Robert Freeman Edit

Robert Freeman, Granddad, is Huey's paternal grandfather. Granddad often disagrees with many of Huey's political ideas. While in the comic strip, Huey and his grandfather have a much more affable relationship, in the cartoon they are almost constantly at odds, in part due to his constant favoritism shown to Riley, who supports his grandfather's various crazy schemes. Huey seems to offer Granddad advice in certain situations, such as during "Granddad's Fight", "The S-Word", and "The Story of Thugnificent".

Jazmine Dubois Edit

Though Jazmine Dubois and Huey spend a great deal of time together, Huey often treats Jazmine poorly due to his disdain for her trusting personality and apolitical views. In the cartoon, the two appear to be closer, with Huey confiding to her about his desire to meet up with his former best-friend Cairo, during a planned trip to Chicago ("Wingmen") and Huey allowing her to help him in his plan to free an unjustly imprisoned inmate out of prison, essentially trusting her as an accomplice ("The Passion of the Ruckus"). He also shows visible concern for her on a few notable occasions (for instance, in the season one episode "The Block is Hot," he gives her a scarf to keep warm). It is also implied that she might have a slight crush on him, even though he shows no intention of liking her.

Tom Dubois Edit

Tom, Jazmine's father, represents everything Huey doesn't believe in. Tom, being a strait-laced liberal democrat assistant district attorney, is part of the structure that Huey views as inhibitive and self-destructive. He also dislikes Tom due to trying to be more European. This is shown when Tom says that they tried everything to make Jazmine's hair straight. Huey offers up the idea of emphasizing the natural beauty of her African features, but Tom doesn't even hear this. Despite his disagreements with Tom, the two are shown generally to be on good terms with Tom often acknowledging Huey's intellect and maturity, to the extent that Tom will often turn to Huey for advice on subjects ranging from help with his marriage, politics, and his career as a prosecutor (with Huey supporting Tom's prosecution of R. Kelly for statutory rape).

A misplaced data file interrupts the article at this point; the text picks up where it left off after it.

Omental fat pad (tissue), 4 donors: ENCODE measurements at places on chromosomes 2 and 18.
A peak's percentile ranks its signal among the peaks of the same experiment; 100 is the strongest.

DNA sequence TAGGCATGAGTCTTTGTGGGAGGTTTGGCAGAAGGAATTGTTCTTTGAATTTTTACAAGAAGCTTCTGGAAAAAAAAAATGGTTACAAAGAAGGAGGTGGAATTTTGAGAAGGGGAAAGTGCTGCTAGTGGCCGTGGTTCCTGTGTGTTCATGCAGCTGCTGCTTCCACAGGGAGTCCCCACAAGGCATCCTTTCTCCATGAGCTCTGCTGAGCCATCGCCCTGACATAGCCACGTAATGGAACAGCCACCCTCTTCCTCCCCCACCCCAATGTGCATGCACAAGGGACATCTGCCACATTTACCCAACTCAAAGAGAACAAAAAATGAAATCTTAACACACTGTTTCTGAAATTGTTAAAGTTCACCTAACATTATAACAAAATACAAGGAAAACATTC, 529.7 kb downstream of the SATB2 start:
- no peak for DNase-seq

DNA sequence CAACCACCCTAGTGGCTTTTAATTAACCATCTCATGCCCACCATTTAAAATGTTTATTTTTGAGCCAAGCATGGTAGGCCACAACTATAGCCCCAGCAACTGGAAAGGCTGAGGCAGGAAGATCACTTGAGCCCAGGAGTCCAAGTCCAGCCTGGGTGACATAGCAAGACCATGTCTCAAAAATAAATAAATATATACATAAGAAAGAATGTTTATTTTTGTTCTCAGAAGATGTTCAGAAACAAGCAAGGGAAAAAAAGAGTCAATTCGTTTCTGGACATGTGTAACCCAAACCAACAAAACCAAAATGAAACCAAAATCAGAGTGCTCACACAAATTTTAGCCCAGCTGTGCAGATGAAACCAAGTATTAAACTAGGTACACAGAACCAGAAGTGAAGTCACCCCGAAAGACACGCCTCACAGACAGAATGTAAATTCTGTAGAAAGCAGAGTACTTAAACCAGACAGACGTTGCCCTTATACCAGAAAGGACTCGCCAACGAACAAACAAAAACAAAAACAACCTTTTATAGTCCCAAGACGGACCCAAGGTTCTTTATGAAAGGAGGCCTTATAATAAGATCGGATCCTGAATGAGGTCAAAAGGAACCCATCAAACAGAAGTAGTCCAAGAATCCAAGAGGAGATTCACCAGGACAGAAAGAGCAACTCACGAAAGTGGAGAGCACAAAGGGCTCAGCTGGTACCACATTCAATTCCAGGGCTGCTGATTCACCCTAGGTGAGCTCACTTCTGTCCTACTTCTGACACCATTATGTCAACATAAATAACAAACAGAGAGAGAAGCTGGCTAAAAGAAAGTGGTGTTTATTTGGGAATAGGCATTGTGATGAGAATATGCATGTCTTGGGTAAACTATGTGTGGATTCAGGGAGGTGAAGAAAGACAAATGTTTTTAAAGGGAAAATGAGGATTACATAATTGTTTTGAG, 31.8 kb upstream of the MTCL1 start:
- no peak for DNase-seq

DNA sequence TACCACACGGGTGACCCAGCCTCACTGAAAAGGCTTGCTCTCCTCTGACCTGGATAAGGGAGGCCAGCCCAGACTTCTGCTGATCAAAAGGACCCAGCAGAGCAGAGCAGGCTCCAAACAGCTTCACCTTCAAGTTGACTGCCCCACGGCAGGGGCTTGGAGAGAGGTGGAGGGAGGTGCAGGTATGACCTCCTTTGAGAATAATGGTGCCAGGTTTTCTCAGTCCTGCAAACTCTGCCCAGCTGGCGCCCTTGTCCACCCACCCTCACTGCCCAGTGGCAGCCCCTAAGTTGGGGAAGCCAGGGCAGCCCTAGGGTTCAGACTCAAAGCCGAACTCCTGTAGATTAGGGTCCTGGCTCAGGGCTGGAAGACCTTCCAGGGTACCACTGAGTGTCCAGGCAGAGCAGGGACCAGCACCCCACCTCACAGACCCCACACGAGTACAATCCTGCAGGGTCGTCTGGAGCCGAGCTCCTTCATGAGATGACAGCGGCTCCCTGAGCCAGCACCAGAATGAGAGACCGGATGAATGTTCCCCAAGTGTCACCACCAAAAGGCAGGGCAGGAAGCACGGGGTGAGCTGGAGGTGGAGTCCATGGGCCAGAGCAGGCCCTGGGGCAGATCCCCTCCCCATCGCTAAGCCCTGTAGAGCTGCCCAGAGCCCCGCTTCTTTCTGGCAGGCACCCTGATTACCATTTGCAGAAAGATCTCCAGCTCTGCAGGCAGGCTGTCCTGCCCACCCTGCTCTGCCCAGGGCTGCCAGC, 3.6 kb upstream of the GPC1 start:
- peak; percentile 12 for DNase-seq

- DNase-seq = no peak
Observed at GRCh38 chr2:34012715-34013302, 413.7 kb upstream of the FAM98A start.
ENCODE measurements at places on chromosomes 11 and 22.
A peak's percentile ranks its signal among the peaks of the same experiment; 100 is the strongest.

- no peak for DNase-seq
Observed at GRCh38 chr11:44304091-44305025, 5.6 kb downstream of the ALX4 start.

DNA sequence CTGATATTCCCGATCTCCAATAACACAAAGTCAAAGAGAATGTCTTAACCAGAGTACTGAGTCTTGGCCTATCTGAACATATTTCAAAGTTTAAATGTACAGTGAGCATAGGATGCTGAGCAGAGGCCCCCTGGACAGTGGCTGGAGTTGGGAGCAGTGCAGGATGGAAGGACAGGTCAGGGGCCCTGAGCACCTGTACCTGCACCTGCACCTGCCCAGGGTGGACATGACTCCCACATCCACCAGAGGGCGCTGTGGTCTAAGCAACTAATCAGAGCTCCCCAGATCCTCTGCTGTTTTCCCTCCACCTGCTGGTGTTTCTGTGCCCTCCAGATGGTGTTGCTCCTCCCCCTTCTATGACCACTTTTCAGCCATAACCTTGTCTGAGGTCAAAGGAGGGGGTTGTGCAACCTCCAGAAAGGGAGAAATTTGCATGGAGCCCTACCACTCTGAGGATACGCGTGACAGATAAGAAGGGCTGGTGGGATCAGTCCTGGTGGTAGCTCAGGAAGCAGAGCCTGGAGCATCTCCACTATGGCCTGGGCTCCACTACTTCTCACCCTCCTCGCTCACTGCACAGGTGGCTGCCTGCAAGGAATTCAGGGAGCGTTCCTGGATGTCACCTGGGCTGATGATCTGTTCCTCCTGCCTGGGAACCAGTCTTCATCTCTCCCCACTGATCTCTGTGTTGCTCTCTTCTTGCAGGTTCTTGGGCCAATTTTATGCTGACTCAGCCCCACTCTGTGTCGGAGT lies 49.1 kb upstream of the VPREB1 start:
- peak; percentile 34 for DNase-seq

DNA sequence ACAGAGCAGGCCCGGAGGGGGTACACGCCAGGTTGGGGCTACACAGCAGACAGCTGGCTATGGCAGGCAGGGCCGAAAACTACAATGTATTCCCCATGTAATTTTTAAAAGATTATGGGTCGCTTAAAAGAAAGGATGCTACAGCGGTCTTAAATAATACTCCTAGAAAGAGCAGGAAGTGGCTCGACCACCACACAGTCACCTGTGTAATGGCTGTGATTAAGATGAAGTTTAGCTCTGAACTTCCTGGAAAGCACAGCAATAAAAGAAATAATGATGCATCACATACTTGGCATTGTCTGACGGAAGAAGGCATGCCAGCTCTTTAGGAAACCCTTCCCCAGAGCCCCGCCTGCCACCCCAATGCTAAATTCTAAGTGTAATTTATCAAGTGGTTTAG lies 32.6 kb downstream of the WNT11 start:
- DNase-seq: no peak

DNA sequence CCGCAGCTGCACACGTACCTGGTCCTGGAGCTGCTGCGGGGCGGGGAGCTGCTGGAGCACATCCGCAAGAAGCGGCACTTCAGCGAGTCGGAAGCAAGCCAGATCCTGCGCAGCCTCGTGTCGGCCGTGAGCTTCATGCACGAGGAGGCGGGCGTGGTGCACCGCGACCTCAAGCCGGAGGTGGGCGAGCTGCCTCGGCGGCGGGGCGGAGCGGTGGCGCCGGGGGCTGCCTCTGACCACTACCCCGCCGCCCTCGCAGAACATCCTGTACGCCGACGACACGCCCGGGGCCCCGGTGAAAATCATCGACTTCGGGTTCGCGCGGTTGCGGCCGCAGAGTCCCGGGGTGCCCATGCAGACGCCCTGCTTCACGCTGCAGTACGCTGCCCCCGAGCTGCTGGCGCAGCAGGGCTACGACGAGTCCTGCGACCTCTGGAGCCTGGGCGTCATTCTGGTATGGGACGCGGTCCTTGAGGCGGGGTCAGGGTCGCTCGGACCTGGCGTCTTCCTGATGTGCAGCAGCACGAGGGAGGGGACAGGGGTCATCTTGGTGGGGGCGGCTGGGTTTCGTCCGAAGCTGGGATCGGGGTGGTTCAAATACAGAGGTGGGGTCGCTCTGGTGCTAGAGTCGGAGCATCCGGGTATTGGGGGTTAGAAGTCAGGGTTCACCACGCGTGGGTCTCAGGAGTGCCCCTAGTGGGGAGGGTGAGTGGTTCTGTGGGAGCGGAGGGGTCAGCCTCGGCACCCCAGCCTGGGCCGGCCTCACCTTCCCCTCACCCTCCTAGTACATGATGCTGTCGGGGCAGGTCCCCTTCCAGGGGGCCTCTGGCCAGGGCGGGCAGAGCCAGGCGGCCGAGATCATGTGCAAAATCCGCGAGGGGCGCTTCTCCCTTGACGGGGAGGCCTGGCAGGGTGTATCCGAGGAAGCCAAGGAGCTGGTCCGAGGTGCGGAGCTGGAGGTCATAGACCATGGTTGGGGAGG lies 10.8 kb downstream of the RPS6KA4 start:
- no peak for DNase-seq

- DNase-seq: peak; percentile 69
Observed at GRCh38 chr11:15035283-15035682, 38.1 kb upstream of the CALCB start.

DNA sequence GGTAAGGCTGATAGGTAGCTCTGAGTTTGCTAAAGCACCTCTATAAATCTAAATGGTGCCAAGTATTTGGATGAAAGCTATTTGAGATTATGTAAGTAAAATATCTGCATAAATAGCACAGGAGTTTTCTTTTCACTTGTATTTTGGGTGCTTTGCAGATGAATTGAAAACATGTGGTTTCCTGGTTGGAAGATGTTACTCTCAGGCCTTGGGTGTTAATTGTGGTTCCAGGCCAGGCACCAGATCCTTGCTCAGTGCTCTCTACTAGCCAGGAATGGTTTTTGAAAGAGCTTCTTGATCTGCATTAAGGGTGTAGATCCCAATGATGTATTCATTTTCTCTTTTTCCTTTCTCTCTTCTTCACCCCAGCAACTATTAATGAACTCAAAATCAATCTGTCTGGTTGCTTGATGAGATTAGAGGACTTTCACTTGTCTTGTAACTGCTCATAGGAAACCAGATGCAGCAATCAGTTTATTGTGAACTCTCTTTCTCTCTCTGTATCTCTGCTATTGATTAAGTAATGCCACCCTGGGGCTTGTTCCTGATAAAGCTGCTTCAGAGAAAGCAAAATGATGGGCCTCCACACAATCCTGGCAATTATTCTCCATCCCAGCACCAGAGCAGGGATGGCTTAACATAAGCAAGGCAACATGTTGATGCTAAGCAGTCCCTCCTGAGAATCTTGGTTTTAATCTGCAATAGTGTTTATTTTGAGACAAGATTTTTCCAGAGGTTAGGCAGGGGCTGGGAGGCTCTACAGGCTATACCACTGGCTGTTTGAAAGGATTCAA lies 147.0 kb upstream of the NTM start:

Ed Wuncler, Sr. Edit

Ed Wuncler serves as a villainous foil for Huey, as Ed Wuncler, Sr. represents everything Huey is against. In spite of this, Wuncler retains a friendly relationship with the Freeman family, despite Huey seeing through his friendly facade as far as the true person Wuncler is inside. Interestingly, Huey considers Wuncler's biases mainly based on his greediness and influence rather than actual racism.

Ed Wuncler III and Gin Rummy Edit

Huey distrusts Ed and Gin, having seen the two young men perform many criminal and amoral actions and does not hesitate to point out the obvious stupidity behind their careless conduct. He also does not care for the way that they help contribute to Riley's delinquent attitude, leading to him often warning his brother to stay away from them.

Uncle Ruckus Edit

Huey is the only recurring character to show any anger towards Ruckus, as the others are probably confused with his beliefs & non-sequitur statements. He fought Ruckus in ...Or Die Trying, but the episode ended with them kicking each other in the air above the trees. Ruckus often views himself as a white man and often aspires to be white, although it's not known whether this is due to a mental disorder, self loathing, or envy.

Awards Edit

In the 2006 Glyph Comics Awards, Huey Freeman was named Best Male Character.

External links Edit